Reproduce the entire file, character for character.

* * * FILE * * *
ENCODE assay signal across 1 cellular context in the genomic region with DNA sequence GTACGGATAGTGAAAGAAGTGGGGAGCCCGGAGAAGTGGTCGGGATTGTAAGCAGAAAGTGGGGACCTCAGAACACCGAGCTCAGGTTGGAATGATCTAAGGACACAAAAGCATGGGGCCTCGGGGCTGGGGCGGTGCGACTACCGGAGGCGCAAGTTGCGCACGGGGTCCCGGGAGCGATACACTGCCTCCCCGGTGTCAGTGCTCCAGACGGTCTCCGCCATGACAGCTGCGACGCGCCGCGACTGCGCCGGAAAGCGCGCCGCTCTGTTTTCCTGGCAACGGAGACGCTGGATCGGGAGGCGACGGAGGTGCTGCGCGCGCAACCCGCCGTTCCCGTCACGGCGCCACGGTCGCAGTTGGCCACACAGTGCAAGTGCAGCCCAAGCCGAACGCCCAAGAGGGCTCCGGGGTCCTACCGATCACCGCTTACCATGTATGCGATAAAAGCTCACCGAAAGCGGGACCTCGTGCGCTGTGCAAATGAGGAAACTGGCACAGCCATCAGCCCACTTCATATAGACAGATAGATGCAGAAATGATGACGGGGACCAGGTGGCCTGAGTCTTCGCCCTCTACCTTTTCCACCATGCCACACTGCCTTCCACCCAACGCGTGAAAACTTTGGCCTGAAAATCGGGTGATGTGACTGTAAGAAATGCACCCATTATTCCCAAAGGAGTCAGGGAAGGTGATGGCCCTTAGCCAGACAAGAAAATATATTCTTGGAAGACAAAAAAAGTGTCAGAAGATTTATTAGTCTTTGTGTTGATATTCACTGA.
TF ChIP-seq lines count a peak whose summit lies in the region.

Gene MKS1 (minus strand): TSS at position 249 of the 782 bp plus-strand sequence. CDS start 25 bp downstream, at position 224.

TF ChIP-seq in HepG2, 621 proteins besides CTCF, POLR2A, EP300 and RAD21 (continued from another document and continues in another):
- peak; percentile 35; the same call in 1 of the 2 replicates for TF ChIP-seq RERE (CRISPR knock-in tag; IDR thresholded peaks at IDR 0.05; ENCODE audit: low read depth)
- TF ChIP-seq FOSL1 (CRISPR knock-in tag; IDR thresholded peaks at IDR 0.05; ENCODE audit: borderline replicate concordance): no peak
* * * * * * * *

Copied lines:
ENCODE assay signal across 1 cellular context in the genomic region with DNA sequence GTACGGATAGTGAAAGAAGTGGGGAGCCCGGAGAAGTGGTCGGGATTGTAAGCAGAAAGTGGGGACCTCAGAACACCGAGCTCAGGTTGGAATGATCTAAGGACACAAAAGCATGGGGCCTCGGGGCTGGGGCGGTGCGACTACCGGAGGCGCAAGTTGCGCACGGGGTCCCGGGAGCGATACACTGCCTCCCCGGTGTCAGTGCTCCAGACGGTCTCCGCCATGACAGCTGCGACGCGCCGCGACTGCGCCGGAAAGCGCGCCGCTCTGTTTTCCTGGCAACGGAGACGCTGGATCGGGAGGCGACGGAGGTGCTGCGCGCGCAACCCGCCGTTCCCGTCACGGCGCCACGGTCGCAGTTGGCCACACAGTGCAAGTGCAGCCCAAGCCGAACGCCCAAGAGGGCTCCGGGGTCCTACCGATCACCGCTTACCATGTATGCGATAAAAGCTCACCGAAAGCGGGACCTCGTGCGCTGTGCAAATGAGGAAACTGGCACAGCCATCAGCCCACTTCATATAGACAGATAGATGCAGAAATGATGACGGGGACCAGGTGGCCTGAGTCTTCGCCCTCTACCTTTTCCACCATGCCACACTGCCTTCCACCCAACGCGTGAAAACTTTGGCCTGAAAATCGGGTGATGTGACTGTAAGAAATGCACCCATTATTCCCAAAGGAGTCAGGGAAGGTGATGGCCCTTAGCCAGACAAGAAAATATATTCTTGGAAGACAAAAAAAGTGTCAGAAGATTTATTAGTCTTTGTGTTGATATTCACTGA.
TF ChIP-seq lines count a peak whose summit lies in the region.

Gene MKS1 (minus strand): TSS at position 249 of the 782 bp plus-strand sequence. CDS start 25 bp downstream, at position 224.

TF ChIP-seq in HepG2, 621 proteins besides CTCF, POLR2A, EP300 and RAD21 (continued from another document and continues in another):
- peak; percentile 35; the same call in 1 of the 2 replicates for TF ChIP-seq RERE (CRISPR knock-in tag; IDR thresholded peaks at IDR 0.05; ENCODE audit: low read depth)
- TF ChIP-seq FOSL1 (CRISPR knock-in tag; IDR thresholded peaks at IDR 0.05; ENCODE audit: borderline replicate concordance): no peak